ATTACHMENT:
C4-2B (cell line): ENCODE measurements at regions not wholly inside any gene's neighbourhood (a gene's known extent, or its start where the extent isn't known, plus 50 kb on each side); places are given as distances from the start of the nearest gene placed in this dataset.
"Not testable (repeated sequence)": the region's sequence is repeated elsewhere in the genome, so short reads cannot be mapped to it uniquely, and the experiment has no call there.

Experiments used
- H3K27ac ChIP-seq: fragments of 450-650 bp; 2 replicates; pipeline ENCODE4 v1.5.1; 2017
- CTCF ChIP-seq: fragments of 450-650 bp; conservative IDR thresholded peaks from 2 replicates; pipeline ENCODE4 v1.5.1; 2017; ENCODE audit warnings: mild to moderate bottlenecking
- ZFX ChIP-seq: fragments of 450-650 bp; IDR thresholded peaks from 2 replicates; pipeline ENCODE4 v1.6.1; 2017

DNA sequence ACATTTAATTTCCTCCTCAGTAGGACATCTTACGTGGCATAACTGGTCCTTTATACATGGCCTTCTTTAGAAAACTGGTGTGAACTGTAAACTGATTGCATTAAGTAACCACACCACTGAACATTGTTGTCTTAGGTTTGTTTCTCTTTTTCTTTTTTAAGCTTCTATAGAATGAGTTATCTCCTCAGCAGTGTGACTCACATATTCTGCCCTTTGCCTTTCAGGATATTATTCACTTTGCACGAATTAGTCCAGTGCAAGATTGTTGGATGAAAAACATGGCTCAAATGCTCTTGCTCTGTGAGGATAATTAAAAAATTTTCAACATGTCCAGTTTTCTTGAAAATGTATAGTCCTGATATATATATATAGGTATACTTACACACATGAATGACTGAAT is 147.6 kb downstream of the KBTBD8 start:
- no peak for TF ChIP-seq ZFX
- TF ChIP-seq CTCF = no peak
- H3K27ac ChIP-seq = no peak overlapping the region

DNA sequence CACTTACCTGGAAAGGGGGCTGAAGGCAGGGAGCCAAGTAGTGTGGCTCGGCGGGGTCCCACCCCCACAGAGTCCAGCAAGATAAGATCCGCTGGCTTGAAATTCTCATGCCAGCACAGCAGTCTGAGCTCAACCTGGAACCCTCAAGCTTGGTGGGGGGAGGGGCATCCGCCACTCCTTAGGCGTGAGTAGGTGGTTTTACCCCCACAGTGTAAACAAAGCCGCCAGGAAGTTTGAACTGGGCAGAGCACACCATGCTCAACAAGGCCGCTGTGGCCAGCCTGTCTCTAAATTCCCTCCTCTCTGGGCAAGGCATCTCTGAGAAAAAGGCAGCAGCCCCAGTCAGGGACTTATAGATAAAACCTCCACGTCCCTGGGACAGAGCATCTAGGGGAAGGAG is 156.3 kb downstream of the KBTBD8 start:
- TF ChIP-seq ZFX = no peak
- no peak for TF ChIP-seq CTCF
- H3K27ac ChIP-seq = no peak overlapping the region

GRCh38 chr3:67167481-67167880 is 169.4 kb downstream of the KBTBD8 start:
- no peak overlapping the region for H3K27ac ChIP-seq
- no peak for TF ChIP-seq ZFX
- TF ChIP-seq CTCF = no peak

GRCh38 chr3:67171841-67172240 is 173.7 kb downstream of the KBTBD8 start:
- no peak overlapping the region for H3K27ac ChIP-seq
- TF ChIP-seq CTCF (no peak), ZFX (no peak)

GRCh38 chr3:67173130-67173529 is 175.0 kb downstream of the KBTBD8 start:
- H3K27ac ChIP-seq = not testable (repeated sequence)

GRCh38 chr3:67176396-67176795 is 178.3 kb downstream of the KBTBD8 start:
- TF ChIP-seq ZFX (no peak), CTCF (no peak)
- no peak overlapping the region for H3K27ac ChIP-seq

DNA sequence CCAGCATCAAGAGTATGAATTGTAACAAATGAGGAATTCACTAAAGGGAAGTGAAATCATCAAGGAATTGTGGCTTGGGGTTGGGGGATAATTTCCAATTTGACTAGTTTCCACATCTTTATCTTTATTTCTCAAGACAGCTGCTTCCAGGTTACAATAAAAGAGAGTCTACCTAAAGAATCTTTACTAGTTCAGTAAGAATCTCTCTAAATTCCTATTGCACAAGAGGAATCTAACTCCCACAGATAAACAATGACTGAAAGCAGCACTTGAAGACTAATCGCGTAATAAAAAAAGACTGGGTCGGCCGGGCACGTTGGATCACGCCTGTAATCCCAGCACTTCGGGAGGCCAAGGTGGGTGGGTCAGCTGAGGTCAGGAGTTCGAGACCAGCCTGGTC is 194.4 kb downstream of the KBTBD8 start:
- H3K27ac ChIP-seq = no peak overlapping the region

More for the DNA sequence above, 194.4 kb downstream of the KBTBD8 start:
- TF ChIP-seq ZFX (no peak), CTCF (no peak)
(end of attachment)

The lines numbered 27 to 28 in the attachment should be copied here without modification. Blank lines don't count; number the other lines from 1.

DNA sequence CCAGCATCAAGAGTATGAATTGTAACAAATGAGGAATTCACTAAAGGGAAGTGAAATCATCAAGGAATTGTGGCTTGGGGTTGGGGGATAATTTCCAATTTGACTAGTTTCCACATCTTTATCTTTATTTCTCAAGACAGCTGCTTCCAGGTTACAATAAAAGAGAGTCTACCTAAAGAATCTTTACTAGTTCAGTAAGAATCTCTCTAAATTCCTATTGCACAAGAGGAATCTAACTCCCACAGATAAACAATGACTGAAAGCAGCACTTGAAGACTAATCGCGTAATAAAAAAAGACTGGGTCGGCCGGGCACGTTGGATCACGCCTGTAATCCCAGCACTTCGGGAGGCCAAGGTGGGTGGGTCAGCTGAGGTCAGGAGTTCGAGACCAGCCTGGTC is 194.4 kb downstream of the KBTBD8 start:
- H3K27ac ChIP-seq = no peak overlapping the region